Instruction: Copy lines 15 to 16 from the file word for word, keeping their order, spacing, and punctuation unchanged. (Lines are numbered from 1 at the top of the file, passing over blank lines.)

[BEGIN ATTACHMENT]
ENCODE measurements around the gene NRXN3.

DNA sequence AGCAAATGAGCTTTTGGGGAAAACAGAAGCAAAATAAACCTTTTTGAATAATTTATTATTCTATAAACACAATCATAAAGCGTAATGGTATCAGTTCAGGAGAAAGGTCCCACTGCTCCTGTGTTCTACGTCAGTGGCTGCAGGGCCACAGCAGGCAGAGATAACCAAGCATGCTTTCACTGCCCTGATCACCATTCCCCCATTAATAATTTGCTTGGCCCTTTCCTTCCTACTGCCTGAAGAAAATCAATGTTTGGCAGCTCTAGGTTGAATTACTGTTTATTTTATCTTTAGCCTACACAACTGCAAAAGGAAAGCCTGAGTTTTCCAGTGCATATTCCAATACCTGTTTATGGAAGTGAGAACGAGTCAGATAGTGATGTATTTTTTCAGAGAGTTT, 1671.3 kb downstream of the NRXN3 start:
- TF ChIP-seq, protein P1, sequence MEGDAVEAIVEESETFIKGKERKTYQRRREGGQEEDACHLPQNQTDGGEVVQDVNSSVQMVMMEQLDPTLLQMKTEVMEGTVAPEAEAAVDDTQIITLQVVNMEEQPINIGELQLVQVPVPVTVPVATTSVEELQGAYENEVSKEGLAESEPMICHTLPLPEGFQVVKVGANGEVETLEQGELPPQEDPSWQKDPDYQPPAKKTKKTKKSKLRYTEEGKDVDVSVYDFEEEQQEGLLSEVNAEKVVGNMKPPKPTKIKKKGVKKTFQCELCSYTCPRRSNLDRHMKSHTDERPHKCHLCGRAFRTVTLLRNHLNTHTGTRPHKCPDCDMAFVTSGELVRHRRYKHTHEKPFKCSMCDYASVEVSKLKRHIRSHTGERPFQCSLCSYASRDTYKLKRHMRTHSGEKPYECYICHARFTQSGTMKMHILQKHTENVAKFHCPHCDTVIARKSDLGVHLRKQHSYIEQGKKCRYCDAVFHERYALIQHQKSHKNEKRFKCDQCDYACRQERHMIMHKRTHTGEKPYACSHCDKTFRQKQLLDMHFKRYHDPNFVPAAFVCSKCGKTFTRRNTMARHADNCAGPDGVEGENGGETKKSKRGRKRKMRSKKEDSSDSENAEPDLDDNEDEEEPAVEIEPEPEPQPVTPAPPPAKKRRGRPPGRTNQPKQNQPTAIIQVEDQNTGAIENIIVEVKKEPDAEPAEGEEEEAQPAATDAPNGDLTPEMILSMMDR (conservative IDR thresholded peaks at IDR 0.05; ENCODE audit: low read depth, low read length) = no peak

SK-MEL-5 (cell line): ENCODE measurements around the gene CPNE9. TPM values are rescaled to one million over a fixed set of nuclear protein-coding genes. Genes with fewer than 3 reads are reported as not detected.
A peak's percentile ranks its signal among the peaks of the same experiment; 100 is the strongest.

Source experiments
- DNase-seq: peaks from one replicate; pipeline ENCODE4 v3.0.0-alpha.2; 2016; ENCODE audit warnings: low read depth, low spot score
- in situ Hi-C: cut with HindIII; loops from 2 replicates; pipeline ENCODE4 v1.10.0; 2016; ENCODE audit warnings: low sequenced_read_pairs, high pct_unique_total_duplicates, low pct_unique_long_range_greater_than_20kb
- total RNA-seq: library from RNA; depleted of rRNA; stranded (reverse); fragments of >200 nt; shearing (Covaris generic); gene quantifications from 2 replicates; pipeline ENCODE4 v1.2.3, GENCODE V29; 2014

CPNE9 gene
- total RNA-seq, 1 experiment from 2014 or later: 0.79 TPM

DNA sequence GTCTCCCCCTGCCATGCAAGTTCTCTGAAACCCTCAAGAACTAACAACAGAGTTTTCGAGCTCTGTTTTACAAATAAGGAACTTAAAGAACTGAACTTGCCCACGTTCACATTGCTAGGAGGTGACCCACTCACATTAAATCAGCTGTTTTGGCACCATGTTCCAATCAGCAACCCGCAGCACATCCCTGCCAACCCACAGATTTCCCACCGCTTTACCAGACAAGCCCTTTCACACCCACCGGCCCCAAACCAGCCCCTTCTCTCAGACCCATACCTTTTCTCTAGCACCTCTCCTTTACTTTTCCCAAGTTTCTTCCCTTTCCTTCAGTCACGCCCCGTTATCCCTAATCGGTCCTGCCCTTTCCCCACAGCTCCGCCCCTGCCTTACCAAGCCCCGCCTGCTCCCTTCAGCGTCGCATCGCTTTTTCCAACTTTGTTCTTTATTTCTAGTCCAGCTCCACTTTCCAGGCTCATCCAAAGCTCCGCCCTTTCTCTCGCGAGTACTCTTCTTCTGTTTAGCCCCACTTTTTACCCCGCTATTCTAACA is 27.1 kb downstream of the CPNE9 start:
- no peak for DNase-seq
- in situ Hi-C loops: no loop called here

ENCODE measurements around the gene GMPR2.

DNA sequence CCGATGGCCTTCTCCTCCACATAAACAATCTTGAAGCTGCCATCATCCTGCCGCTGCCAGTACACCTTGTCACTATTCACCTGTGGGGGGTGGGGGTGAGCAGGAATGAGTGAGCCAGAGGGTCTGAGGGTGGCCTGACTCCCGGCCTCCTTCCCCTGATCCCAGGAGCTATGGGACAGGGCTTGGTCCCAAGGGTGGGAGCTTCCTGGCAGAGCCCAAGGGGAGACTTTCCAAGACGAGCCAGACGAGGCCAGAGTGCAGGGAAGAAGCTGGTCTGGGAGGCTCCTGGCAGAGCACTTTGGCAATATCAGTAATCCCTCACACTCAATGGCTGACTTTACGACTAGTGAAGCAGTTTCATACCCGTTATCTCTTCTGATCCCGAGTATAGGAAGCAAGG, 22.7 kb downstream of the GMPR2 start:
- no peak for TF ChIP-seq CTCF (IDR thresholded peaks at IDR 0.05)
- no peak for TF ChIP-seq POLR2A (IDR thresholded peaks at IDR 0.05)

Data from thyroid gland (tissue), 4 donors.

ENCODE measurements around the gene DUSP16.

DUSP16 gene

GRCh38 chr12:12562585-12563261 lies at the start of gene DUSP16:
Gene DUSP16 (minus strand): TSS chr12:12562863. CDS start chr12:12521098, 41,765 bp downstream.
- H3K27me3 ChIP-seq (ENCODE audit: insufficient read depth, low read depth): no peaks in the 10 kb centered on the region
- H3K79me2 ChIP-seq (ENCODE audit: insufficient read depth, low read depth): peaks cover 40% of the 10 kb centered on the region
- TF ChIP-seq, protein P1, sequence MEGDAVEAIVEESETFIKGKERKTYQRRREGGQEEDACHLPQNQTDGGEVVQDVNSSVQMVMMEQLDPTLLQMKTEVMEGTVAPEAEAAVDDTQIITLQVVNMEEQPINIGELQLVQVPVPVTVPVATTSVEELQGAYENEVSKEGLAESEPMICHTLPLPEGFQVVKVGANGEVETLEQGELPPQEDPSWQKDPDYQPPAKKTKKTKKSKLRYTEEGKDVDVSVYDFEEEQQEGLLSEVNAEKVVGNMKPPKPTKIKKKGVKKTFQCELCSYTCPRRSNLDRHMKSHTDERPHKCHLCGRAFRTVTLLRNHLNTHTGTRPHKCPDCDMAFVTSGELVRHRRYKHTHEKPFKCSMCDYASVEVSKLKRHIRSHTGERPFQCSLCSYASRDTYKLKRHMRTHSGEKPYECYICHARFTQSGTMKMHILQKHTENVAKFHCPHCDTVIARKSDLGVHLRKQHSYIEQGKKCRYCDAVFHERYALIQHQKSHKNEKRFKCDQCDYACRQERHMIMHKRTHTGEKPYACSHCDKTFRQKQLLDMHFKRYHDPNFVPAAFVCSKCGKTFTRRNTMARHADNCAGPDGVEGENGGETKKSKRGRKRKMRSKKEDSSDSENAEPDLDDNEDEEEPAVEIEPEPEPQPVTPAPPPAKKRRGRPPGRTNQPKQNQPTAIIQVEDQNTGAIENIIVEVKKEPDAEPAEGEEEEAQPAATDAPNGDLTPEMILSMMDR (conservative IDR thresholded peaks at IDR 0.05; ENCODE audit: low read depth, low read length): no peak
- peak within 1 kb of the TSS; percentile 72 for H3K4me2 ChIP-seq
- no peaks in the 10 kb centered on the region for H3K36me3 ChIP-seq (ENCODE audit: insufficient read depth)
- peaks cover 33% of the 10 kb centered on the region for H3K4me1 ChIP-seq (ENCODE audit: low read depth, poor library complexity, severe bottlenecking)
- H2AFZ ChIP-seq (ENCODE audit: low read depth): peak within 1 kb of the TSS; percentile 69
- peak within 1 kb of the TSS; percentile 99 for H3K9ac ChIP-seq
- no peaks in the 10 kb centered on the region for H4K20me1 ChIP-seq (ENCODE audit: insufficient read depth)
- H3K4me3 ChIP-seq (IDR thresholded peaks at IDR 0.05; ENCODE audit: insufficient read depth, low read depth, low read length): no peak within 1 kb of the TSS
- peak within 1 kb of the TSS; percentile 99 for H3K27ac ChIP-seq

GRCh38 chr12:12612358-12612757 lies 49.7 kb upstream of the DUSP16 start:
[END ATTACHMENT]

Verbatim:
ENCODE measurements around the gene GMPR2.

DNA sequence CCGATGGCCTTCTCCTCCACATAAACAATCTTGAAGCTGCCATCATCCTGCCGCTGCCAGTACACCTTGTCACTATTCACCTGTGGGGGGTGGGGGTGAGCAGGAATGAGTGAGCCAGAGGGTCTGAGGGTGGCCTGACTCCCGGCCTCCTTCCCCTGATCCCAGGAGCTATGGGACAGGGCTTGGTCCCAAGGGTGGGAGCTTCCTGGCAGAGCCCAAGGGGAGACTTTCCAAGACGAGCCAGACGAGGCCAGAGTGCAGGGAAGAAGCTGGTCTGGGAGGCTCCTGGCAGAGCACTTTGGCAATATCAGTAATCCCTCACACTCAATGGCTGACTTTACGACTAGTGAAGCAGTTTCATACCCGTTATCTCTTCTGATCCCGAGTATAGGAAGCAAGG, 22.7 kb downstream of the GMPR2 start: